He is “the fullest representation of human possibility. . Whether we are male or female, old or young he “speaks most urgently for us and to us. . . He can be transcendent or ironic. . . When we are wholly human and know ourselves, we be come most like. . .”
Like whom? Jesus? Wrong! Like Hamlet. So Harold Bloom argues in his marvelous, rambling (750-page), idiosyncratic, over-the-top magnum opus Shakespeare: the Invention of the Human. “The phenomenon of Hamlet,” he argues, “the prince without the play, is unsurpassed in the West’s imaginative literature”. Hamlet “vies with. . . the Jesus of Mark as a charismatic of charismatics”. He has “a mind so powerful that the most contrary attitudes, values and judgments can co-exist within it coherently. . . Hamlet incarnates the value of personality”. The result is that not one of us within western culture is quite the same as he or she would be had there been no Hamlet. We are all to some degree Hamlet-shaped, whether we know it not — even whether or not we’ve seen or read the play.
These remarks are made, of course, about the real Hamlet — who else? But who was the real Hamlet? A melodrama about Hamlet was performed in London in the 1580s, when Shakespeare was still an apprentice. It is generally attributed to a second-rate playwright named Thomas Kyd. Kyd’s work seems to have been derived from a book called Histoire Tragiques by François de Belleforest, published in French a few years earlier, and in English as The Hystorie of Hamblet in 1608. Belleforest’s book in turn was derived from a twelfth century chronicler called Saxo Grammaticus, whose history of Denmark tells of Amleth, son of the heroic Horwendil and the beautiful princess Gerutha.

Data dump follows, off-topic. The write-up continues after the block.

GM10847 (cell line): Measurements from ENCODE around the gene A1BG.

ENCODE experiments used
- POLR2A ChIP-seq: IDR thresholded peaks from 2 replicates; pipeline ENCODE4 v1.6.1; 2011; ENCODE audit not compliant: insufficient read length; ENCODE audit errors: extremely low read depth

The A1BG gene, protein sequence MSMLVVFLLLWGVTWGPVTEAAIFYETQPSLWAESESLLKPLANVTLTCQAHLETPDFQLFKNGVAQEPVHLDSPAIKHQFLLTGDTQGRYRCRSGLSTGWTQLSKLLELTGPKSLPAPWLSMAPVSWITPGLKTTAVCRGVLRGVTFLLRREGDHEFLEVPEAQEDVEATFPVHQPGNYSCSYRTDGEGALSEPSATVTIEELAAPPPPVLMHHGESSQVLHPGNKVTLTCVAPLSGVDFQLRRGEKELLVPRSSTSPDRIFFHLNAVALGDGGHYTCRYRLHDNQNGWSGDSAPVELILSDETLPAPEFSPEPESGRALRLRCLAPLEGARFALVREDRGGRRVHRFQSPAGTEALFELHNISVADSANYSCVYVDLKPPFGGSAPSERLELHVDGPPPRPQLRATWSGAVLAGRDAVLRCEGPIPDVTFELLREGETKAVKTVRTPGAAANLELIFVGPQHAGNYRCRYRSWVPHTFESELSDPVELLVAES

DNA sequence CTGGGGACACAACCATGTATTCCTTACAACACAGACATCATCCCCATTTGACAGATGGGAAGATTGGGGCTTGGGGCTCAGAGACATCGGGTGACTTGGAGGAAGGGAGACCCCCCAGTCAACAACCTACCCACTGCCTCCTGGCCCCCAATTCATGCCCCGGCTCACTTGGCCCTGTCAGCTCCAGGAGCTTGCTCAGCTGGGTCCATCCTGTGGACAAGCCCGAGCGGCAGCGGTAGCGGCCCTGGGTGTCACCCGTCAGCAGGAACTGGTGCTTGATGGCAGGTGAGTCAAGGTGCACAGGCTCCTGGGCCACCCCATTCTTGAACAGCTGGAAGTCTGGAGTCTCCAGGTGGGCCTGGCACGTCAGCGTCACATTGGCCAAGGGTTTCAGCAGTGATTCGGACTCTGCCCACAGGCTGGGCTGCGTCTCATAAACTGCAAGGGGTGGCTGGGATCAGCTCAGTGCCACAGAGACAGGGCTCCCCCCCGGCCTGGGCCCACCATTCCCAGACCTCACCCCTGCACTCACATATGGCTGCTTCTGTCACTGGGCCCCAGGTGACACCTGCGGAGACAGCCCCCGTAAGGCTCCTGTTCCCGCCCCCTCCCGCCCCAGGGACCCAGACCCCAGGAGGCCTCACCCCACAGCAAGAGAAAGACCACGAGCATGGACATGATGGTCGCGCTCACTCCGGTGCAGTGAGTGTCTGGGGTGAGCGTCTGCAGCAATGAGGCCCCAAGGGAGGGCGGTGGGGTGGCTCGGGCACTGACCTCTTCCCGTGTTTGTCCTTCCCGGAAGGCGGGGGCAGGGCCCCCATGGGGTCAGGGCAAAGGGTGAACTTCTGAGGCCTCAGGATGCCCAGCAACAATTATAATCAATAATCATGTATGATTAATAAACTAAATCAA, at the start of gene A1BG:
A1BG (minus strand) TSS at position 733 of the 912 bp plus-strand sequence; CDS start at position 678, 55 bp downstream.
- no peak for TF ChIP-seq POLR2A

Amleth’s father is murdered by his jealous brother Fengon, who incestuously marries Gerutha. Amleth plots revenge, feigns madness and stabs a friend of Fengon (lurking behind an arras — how’s that for Shakespearean authenticity?) before killing Fengon with the usurper’s own sword. But there is an unShakespearean happy ending. Amleth flees to England, where the king sends him to meet the queen of the Scots, the sexy-but-deadly Hermuthruda. She falls in love with him. They marry, defeat the king of England in battle, and return to Denmark where Amleth is proclaimed king, ruling with Gerutha and Hermuthruda as his two queens. This Hamlet gets it all: a ripping adventure, a crown, and two beautiful women to boot.
Sleuths on the quest for the historical Hamlet have, however, probed further back than Saxo. They have found hints of an Amlet in references to the lost Icelandic sagas of the 10th-century poet Snaebjorn, and one school of thought links our hero with the Swedish king Onela mentioned in Beowulf. Another claims that the historical Hamlet was the Irish king Amhlaidhe, slayer of king Niall Glundubh. Another locates him in ancient Persia. Then there was Shakespeare’s own baby son who died in infancy. He too was named Hamlet.
So will the real Hamlet please stand up!
Historical Hamlet scholarship is quite absorbing. It tells us a lot about the context of the Hamlet stories, and about how stories were made, adapted, transmitted. It reminds us that the distinctions we tend to make between “objective” historical reporting of “fact” and the stuff of myth and legend — between documentary and poetic “truth” — are modern, and would have meant nothing to pre-moderns. But it tells us nothing whatever about the “real” Hamlet. When we speak, write, think of Hamlet, when we acknowledge that in an important sense he has shaped the western world and helped create our modern sense of what it is to be human, it is the Hamlet of Shakespeare’s story not any Amleth or Amhlaidhe or Hamblet of history we are discussing.